The Diary of Anne Frankenstein
nytheatre.com review by Matt Roberson
October 3, 2009
With the economy in the toilet, and Bloomberg the candidate running around screaming about new crime cameras and how safe we New Yorkers really are, you might find yourself with a serious hankering for "busting loose." You aren't alone. Enter the storied tradition of camp. Mostly outrageous, and often times disgusting, the camp genre is always there for those who need to feel a little bit less secure, and a lot more free. Attempting to add its name to this wonderfully deviant history is Ilya Sapiroe's The Diary of Anne Frankenstein, on stage now at 13th Street Repertory.
In a cavernous bunker long forgotten by the German army, the story follows Dr. Gustav Frankenstein, who, as a still loyal Nazi, is diligently at work on his quest to give the now disembodied Hitler a fresh start at world domination. To do this, he'll need a torso and legs worthy of his Fuhrer, something not readily available underground. His chance arrives, however, when a vacationing Hollywood starlet and her blond boy-toy stumble into the lab. With the help of his hilariously abused nephew Fritz, the good doctor finally sees his chance at bringing Hitler back to life, and will stop at nein to get it. But ah, if only it were that easy. For atop the lab, tucked away in an equally secret attic, is Anne Frankenstein, a now-blossoming young ingenue, who also happens to be the result of a "perfect female" experiment gone horribly awry. Egged on by her deliciously duplicitous Diary, and packing serious "heat" (wink, wink), Anne decides to spread her brawny wings, inciting what I imagine is supposed to be madcap hilarity.
Unfortunately, hilarity is not what ensues. Instead, what seems like a funny idea transforms into something far too expected and cumbersome to hold the audience's attention. That is not to say there isn't a good story here. Sapiroe has crafted a worthwhile, if slightly familiar, tale, but by the time you've emerged from the last of what seem like a hundred blackouts, the story no longer matters. While I'm no expert in camp, one of the basic foundations for almost all comedy is speed. The jokes have to come fast, and the action even faster. Sapiroe has the language down, as well as the actors to deliver it. Where this production falls short is the way it is constantly broken up by blackouts in order to fit all the scenes and shifts in set. While this works well on film, it most certainly does not here. It's also disappointing to see how safe Sapiroe plays it. From an aging DeNiro to Mel Brooks, the original tale by Mary Shelley has been through every reconstruction and deconstruction imaginable, leaving anything less than the fantastically bizarre disappointing. Unfortunately, this pitfall is occupied by Anne Frankenstein, a work that rarely surprises in spite of being a sci-fi spoof about Nazis and Jews starring a drag queen.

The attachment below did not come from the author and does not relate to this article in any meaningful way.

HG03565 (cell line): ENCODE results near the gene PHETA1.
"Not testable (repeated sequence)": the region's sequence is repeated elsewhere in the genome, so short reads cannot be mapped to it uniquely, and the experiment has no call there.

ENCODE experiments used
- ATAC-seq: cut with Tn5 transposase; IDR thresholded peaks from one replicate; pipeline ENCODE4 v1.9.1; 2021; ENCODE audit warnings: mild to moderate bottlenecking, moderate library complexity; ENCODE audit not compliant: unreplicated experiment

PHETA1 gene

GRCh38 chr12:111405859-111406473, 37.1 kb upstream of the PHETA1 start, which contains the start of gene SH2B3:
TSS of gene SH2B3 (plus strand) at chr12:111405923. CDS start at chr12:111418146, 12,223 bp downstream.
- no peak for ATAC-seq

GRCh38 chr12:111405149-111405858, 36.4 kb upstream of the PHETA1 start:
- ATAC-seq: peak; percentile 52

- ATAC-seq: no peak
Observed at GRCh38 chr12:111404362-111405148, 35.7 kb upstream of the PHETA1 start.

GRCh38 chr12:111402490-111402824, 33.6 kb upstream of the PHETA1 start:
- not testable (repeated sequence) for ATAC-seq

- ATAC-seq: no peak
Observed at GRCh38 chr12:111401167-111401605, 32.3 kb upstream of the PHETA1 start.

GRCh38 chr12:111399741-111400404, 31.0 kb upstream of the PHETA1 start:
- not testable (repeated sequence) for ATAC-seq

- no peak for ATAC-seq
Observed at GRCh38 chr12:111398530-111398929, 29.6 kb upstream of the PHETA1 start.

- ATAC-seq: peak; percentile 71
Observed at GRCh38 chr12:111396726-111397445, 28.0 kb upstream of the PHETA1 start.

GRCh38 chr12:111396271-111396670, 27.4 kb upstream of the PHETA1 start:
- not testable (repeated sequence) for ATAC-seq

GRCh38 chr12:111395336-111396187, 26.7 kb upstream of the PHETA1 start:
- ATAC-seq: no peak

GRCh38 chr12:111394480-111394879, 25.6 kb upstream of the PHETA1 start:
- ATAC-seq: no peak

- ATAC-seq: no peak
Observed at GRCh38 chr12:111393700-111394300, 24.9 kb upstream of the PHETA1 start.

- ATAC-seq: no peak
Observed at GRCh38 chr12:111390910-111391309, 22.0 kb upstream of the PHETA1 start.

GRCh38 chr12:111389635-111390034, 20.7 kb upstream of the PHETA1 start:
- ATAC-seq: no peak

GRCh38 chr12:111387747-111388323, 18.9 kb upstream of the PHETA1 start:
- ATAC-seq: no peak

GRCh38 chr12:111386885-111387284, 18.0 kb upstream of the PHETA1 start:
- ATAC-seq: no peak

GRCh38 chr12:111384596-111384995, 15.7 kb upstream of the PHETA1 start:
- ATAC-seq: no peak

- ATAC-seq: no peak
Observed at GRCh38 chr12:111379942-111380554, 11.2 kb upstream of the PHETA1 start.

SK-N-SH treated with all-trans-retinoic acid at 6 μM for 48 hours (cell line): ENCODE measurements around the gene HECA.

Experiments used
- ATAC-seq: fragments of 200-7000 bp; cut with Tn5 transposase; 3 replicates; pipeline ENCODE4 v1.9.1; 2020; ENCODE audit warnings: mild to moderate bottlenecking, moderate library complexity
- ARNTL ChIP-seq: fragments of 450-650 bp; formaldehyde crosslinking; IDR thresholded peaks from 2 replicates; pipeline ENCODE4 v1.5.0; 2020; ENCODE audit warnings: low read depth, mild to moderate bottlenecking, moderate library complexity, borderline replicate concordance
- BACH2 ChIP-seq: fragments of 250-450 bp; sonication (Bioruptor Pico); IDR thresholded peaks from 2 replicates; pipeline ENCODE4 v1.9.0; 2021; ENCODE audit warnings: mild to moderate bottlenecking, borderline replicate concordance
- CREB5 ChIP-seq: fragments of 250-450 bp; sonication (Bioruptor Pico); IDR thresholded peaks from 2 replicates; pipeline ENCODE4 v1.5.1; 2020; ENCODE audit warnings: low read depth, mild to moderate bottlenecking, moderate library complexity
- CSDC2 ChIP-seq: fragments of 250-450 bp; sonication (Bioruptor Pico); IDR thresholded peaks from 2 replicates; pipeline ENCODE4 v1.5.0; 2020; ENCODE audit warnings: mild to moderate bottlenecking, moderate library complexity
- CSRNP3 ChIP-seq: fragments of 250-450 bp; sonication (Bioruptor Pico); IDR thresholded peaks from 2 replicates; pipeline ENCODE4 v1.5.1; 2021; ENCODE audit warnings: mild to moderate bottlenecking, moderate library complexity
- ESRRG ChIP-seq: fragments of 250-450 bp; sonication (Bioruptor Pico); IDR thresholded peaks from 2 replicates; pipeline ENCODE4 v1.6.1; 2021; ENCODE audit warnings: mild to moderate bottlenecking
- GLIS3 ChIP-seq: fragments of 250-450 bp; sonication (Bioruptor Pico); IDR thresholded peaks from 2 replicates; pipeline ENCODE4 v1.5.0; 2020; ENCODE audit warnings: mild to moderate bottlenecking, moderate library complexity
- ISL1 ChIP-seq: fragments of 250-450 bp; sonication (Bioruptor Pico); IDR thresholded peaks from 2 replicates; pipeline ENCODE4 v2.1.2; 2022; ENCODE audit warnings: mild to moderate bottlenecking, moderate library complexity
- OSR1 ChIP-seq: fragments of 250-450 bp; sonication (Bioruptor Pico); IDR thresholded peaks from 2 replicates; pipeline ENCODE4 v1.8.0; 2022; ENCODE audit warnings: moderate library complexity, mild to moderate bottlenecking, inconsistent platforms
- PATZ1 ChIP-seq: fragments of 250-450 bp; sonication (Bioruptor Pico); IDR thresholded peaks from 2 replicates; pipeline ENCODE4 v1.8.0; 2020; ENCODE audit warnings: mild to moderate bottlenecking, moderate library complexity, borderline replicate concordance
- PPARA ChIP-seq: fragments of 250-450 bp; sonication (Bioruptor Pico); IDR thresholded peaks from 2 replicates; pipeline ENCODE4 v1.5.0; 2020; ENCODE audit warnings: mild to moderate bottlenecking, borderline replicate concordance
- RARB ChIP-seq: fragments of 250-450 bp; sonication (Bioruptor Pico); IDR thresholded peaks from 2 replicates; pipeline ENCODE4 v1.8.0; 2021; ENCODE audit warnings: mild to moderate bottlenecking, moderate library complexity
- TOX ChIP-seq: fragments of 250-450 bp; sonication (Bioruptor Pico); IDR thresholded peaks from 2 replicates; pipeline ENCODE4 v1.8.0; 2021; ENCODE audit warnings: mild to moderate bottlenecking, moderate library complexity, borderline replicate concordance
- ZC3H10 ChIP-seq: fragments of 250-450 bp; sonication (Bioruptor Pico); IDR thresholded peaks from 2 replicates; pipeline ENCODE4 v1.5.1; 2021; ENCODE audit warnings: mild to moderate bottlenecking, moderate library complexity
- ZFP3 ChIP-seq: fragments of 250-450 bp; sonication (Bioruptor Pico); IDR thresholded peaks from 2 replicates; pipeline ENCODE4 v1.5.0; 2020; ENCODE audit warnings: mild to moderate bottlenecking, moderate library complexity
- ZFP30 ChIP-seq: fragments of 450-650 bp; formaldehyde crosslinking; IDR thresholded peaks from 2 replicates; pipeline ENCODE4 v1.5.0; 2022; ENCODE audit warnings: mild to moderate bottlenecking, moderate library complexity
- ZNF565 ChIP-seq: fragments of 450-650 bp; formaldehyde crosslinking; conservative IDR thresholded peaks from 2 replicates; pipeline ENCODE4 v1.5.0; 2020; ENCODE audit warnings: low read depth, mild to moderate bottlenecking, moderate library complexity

The shortcomings in the script and staging are disappointing, especially considering the comically astute cast assembled here. Drag queen Mimi Imfurst plays the title character, and for the most part, creates an enjoyable portrait of this "hermaphroditic" heroine. While, at times, Imfurst seems uncomfortable in the blocking, and goes too big (even for camp), her comic sense is always present. This is especially visible in the way she drops her voice on certain lines, as an almost hilarious wink in our direction. She is supported by the other title character, Diary, played by Lavinia Co-op. Co-op is terrific here, and if he had more lines, he would have made off with the show like a bandit. With an equally strong performance is Joseph Beuerlein (Dr. Frankenstein), who expertly walks on the campy side of life without ever moving into something we won't buy. Geoffrey Borman (Fritz) and Ryan Feyk (Hitler) also do solid supporting work here, as does Eric Jaeger (Paul Perrit).
Chesley Allen's set is equally engaging, and nothing short of fun to watch as the play unfolds. Allen, working with limited space, has built a world that fits perfectly into the 13th St. Rep's cavernous theatre. Mel Kier's costumes are also brilliant, in a Brothers-Grimm-meets-Pee-Wee's-Playhouse sort of way. Together, the world they build is truly inventive, and very funny.
The Diary of Anne Frankenstein, with its expert designs, terrific cast, and thoroughly enjoyable songs, is a show that has at least most of the elements for a very good time at the theatre. However, in this production, with its saggy staging and shockless storyline, the time-honored tradition of American camp is, unfortunately, not honored. As they say, it's back to the lab.